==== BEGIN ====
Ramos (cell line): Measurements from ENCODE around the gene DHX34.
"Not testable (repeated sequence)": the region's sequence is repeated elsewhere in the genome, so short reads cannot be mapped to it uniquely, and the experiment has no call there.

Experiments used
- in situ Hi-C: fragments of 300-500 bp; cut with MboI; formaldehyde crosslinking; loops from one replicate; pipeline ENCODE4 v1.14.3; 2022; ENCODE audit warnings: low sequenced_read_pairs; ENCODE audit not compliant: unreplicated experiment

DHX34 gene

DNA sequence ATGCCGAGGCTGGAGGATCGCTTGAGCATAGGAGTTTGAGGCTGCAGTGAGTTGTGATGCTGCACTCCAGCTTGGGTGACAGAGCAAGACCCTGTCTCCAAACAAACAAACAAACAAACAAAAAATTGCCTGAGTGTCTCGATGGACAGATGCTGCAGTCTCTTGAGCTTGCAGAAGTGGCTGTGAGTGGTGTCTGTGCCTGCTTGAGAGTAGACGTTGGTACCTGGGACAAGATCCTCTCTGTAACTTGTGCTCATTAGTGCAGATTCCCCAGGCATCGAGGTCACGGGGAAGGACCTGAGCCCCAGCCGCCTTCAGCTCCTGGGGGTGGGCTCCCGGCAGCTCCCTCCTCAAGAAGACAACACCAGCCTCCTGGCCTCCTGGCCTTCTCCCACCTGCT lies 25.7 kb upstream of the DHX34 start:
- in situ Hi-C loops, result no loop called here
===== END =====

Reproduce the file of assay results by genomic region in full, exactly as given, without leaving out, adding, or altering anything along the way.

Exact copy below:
Ramos (cell line): Measurements from ENCODE around the gene DHX34.
"Not testable (repeated sequence)": the region's sequence is repeated elsewhere in the genome, so short reads cannot be mapped to it uniquely, and the experiment has no call there.

Experiments used
- in situ Hi-C: fragments of 300-500 bp; cut with MboI; formaldehyde crosslinking; loops from one replicate; pipeline ENCODE4 v1.14.3; 2022; ENCODE audit warnings: low sequenced_read_pairs; ENCODE audit not compliant: unreplicated experiment

DHX34 gene

DNA sequence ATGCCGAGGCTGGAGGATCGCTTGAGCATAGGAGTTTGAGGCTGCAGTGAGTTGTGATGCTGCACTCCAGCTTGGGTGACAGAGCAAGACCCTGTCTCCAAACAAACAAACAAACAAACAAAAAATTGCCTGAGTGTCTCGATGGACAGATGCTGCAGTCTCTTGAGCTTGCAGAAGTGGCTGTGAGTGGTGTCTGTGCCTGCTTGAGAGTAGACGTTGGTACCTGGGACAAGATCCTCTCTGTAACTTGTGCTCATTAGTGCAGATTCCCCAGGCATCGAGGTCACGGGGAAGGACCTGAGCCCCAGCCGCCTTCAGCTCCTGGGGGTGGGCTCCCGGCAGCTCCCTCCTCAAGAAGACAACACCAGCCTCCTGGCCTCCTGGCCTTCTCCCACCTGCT lies 25.7 kb upstream of the DHX34 start:
- in situ Hi-C loops, result no loop called here